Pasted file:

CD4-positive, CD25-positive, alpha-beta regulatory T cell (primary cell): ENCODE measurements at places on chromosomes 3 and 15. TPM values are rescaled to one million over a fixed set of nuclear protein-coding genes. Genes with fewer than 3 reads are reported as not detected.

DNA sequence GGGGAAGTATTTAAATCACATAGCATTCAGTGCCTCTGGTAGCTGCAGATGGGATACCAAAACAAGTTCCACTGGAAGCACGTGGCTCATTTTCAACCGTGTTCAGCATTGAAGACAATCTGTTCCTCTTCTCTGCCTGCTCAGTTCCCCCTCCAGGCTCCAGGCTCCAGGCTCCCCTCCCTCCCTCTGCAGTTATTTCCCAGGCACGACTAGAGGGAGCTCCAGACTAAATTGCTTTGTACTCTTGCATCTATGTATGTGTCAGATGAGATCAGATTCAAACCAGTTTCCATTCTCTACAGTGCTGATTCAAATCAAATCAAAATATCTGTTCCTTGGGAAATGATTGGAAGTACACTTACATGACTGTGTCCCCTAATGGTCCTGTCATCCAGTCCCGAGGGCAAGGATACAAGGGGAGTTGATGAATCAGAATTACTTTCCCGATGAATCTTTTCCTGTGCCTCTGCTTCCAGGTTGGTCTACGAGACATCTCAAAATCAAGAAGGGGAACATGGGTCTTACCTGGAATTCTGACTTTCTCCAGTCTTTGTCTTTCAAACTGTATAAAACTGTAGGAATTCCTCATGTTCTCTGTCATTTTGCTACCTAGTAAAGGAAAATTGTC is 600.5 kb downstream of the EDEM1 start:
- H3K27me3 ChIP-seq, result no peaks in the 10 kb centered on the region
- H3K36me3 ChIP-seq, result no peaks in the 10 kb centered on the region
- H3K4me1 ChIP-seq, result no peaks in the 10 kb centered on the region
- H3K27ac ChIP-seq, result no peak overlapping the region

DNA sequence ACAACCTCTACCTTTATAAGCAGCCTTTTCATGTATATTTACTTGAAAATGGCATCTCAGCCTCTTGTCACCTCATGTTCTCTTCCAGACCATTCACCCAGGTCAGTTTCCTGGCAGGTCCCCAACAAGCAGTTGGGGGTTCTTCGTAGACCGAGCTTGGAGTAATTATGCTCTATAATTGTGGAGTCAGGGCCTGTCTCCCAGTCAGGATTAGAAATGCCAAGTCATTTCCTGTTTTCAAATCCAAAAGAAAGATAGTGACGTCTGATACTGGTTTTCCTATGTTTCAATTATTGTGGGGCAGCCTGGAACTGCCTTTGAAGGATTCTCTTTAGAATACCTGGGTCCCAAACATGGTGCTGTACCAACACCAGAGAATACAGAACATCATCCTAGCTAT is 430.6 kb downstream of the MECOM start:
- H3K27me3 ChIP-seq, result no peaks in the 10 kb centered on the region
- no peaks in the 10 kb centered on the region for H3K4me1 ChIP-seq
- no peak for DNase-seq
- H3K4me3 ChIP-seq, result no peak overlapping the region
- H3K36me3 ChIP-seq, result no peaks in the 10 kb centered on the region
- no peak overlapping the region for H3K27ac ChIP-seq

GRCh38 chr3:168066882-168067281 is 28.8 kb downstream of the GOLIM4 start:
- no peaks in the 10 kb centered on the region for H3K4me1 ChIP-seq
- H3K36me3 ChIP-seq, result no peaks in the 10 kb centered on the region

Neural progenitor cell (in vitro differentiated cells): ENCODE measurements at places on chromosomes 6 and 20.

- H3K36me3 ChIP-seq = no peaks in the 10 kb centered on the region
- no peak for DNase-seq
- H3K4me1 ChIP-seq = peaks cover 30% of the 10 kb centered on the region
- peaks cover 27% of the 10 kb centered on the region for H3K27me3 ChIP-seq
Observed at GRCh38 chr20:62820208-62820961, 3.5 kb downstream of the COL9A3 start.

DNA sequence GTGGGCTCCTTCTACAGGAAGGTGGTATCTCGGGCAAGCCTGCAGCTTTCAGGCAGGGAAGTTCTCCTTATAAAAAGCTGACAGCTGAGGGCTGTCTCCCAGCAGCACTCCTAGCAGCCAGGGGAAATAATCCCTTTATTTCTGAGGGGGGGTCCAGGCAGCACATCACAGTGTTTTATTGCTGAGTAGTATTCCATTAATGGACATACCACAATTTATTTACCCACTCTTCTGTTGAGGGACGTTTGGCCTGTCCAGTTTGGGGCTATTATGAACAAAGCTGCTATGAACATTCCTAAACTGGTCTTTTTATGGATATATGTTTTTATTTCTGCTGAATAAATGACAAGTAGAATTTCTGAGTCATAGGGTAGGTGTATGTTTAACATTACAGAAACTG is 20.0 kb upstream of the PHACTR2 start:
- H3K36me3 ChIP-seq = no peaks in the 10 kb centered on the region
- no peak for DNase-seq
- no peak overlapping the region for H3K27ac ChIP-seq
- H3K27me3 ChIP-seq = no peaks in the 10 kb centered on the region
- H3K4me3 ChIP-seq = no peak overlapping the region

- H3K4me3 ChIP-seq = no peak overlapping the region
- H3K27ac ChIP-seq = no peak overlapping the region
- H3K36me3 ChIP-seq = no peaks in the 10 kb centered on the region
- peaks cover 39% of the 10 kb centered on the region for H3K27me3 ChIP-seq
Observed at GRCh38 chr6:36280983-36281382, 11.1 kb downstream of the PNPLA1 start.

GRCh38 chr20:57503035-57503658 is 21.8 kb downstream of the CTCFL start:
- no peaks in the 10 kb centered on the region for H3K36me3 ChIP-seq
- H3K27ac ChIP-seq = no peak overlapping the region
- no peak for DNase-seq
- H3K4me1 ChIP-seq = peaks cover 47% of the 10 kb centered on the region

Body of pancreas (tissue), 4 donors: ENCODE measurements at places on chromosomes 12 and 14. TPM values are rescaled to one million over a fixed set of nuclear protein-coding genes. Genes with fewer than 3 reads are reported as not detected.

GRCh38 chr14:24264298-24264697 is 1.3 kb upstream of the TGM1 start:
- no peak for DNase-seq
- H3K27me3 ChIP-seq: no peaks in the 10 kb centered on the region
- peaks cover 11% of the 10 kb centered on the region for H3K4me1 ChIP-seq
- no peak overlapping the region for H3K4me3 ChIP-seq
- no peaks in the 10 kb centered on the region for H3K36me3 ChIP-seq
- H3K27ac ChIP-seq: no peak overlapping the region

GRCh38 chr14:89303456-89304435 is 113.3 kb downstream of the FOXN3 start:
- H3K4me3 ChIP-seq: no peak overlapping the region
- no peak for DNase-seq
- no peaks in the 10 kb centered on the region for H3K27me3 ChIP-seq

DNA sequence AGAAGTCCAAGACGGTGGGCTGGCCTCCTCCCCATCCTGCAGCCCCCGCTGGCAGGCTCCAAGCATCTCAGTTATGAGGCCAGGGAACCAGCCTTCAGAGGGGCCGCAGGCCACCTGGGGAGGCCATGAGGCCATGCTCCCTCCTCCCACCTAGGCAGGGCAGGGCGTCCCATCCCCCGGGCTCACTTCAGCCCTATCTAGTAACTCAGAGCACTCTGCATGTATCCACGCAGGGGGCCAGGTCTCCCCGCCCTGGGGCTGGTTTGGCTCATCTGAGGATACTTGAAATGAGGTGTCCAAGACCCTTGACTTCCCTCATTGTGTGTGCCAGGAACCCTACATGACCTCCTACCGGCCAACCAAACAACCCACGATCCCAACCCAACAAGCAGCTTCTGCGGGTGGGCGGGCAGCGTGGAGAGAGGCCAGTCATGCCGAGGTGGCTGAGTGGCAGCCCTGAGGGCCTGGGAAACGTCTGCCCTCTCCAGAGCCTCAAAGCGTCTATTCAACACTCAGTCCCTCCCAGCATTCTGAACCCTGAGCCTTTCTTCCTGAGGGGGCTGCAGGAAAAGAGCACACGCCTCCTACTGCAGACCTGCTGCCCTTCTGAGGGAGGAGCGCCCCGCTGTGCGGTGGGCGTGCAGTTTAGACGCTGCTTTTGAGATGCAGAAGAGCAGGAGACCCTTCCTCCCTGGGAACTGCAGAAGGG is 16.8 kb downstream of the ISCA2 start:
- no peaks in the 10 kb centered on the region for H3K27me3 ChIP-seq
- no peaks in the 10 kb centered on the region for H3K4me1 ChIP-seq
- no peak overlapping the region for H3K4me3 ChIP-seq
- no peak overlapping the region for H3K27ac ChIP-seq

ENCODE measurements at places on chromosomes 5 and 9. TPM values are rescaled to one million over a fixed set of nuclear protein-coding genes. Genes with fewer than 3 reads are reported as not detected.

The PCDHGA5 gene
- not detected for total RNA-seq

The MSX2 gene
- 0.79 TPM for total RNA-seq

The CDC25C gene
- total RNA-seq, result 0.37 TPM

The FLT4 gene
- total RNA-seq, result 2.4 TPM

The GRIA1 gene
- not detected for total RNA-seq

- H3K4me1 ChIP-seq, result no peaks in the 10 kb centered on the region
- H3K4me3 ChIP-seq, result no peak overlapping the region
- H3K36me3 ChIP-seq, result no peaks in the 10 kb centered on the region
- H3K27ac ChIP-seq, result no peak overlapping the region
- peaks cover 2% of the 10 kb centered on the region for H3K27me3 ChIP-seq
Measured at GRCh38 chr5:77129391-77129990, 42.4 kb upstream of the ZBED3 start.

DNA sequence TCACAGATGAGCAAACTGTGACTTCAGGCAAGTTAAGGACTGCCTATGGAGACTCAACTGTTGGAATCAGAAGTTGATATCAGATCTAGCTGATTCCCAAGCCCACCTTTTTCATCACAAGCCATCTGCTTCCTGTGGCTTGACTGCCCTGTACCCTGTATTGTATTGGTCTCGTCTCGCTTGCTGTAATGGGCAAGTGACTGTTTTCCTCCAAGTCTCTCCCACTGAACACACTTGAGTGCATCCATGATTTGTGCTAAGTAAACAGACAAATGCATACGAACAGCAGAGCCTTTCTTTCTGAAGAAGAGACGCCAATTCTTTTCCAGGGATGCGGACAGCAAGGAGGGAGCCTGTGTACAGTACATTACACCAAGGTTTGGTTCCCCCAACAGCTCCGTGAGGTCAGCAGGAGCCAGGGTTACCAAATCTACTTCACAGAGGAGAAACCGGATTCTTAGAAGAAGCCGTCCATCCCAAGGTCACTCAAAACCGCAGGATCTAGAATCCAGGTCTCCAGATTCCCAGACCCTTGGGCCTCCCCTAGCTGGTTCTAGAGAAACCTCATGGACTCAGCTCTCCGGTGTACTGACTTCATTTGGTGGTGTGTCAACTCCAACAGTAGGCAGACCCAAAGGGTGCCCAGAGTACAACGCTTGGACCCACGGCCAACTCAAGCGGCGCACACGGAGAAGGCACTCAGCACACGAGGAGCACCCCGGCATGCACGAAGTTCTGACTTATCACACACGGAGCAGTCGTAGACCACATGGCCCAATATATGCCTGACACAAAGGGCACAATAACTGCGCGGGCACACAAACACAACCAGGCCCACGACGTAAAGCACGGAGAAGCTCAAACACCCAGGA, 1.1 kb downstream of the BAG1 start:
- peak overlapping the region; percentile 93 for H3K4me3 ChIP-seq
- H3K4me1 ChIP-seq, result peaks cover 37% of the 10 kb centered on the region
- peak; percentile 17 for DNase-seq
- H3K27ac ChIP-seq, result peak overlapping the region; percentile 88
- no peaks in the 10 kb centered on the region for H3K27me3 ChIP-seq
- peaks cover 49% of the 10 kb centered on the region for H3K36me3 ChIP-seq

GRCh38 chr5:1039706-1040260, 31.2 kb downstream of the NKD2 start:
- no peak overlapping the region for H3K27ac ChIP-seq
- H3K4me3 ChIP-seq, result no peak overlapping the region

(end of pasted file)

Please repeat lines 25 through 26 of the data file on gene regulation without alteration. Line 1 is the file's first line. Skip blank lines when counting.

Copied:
- no peak for DNase-seq
- no peak overlapping the region for H3K27ac ChIP-seq